- Join the Center for Desert Archaeology on Sept 1 for The First Archaeology Cafe of the 2009-2010 Season: Join the Center for "Rio Nuevo sin Dinero: The Future of the Tucson Origins Project," Tuesday, September 1, 2009 at 6:00 pm at Casa Vicente, 375 S. Stone Avenue, Tucson, AZ. The Center for Desert Archaeology and Casa Vicente invite all to the inaugural meeting of the second season of Archaeology Café, a casual, happy hour-style discussion forum dedicated to promoting community engagement with cultural and scientific research. This month, a panel led by Bill Doelle, Gayle Hartmann, Diana Hadley and other distinguished guests will share up-to-the-minute information about the future of the Tucson Origins Project and the Tucson Origins Heritage Park. These panelists were instrumental in conceiving the original Tucson Origins research project, which served as the intellectual basis for the now-troubled Rio Nuevo downtown redevelopment project. In spite of what you may have read about Rio Nuevo, you will be surprised to learn about the progress that has been made. Join us for a frank discussion about what future options may be available at the site of Tucson's birthplace, with or without continued support from the tax increment financing district.

- Historic Preservation Seminar at San Diego's Balboa Park: An all-day seminar on best practices in historic preservation will be held 8:30 a.m. to 4 p.m. Sept. 14 at the Balboa Park Club building in Balboa Park. Presented by the city's Planning and Community Investment Department and State Office of Historic Preservation, the three sessions will cover historic context and survey; historic resources and the California Environmental Quality Act; and secretary of the interior's standards for preservation. Panels will include experts in each field.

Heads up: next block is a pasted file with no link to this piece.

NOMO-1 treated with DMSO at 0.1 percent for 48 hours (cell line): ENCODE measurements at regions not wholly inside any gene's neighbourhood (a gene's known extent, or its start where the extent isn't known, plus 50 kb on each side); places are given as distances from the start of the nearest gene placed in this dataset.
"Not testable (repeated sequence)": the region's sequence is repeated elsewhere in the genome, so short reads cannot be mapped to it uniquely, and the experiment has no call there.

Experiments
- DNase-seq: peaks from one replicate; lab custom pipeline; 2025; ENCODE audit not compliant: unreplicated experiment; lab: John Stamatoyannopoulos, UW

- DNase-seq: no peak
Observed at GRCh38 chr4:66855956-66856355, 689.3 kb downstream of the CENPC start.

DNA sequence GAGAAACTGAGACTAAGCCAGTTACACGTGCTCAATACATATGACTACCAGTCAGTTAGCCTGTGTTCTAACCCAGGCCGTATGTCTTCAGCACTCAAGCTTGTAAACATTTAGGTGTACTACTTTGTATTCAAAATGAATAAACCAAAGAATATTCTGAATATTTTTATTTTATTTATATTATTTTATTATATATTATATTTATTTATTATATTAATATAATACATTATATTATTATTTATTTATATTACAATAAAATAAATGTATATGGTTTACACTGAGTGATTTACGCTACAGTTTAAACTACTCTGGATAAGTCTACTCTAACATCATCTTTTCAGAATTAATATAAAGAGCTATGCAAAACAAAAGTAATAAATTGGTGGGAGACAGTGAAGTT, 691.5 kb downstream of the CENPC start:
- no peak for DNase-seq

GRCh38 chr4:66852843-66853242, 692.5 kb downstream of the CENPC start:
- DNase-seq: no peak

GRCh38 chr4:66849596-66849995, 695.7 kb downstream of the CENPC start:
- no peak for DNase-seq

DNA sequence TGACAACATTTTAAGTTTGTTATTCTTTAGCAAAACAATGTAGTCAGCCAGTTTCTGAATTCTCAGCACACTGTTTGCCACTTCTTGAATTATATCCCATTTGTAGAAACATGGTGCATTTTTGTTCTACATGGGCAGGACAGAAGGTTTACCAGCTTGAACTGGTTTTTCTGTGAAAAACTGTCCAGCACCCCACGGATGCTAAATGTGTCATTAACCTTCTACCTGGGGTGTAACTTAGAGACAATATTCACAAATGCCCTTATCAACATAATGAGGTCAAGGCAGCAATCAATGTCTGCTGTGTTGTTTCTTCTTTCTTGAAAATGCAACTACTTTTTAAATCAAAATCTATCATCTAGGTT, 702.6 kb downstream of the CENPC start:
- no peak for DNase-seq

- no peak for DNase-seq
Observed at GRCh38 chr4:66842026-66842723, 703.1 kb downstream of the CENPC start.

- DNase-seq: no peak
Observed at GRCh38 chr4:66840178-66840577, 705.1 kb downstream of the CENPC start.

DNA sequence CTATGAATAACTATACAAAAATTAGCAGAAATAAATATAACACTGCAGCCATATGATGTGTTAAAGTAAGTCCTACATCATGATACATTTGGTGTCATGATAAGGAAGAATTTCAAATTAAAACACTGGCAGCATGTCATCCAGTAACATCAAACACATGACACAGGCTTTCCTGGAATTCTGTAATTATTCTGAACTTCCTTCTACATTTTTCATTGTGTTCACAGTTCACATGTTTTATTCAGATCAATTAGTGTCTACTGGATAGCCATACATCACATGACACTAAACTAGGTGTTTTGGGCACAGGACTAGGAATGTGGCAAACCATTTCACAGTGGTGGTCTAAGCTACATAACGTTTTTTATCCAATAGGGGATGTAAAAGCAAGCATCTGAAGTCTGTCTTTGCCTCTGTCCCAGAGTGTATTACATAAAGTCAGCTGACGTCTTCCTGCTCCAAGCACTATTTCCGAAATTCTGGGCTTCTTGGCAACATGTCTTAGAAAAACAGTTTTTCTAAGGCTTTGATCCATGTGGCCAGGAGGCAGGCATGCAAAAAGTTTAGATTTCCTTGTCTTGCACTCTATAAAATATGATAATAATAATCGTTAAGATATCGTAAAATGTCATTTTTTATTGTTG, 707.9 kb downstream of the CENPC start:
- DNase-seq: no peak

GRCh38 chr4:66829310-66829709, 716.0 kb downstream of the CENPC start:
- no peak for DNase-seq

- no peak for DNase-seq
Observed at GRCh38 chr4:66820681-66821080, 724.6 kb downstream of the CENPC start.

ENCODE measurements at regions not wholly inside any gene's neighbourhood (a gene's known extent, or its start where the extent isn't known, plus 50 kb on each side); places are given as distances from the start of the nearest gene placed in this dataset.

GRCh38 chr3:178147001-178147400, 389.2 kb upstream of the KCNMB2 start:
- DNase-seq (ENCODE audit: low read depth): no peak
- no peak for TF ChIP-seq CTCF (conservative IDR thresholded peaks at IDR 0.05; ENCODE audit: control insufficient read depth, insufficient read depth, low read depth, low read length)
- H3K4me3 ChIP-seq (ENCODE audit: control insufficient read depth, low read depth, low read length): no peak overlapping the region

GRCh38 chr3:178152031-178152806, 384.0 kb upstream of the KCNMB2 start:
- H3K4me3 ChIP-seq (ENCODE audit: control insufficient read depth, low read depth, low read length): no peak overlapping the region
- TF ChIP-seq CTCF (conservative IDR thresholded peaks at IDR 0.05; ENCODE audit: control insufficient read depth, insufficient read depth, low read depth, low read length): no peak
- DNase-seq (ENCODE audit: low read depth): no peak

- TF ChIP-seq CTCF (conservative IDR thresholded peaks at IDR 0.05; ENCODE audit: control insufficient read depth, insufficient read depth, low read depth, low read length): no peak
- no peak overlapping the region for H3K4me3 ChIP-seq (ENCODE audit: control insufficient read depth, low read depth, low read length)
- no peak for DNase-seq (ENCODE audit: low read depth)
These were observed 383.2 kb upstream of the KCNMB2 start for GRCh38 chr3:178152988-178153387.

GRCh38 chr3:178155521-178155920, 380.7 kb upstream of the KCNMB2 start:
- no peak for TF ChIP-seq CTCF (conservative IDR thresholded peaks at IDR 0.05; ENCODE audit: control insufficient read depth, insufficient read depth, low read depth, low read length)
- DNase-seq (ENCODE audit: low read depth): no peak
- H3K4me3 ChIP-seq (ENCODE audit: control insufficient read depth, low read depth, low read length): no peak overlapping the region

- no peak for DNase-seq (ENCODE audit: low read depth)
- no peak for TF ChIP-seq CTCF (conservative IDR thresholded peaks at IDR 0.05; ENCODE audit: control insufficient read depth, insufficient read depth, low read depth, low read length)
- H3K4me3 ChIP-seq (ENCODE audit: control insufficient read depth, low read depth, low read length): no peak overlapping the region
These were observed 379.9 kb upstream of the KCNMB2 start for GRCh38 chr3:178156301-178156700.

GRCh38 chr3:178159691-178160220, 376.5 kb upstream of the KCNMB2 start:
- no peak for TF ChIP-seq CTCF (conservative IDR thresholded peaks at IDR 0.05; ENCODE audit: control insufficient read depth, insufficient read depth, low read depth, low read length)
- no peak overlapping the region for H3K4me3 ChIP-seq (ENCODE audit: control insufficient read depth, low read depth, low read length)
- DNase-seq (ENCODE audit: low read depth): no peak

- INAH and ICOMOS Maintain Partnership to Promote Mexican Heritage Sites: (INAH) and the Mexican Committee of the International Council on Monuments and Sites (ICOMOS), advisory organism for United National Educational, Scientific and Cultural Organization (UNESCO) renewed their compromise to promote agreements to benefit Mexican cultural goods, especially architectural ones. ICOMOS Mexican Committee change of leadership ceremony, which took place at National Museum of Anthropology (MNA) was attended by INAH general director, Alfonso de Maria y Campos, who declared “Mexican ICOMOS has been one of the most important advisory instances on which INAH counts to conserve heritage”.

- Publication Announcement, Steve Lekson's "History of the Ancient Southwest" Now Available: According to archaeologist Stephen H. Lekson, much of what we think we know about the Southwest has been compressed into conventions and classifications and orthodoxies. This book challenges and reconfigures these accepted notions by telling two parallel stories, one about the development, personalities, and institutions of Southwestern archaeology and the other about interpretations of what actually happened in the ancient past.

- Employment Opportunity, Archaeologist, (Chinle Az): Incumbent supervises survey activities and other archaeological field projects at Canyon de Chelly National Monument. Assists with other cultural resource division activities, including completing site condition assessments and site recording activities, architectural condition assessments, artifact analysis, artifact processing, data entry activities, report preparation, filing, and office organization.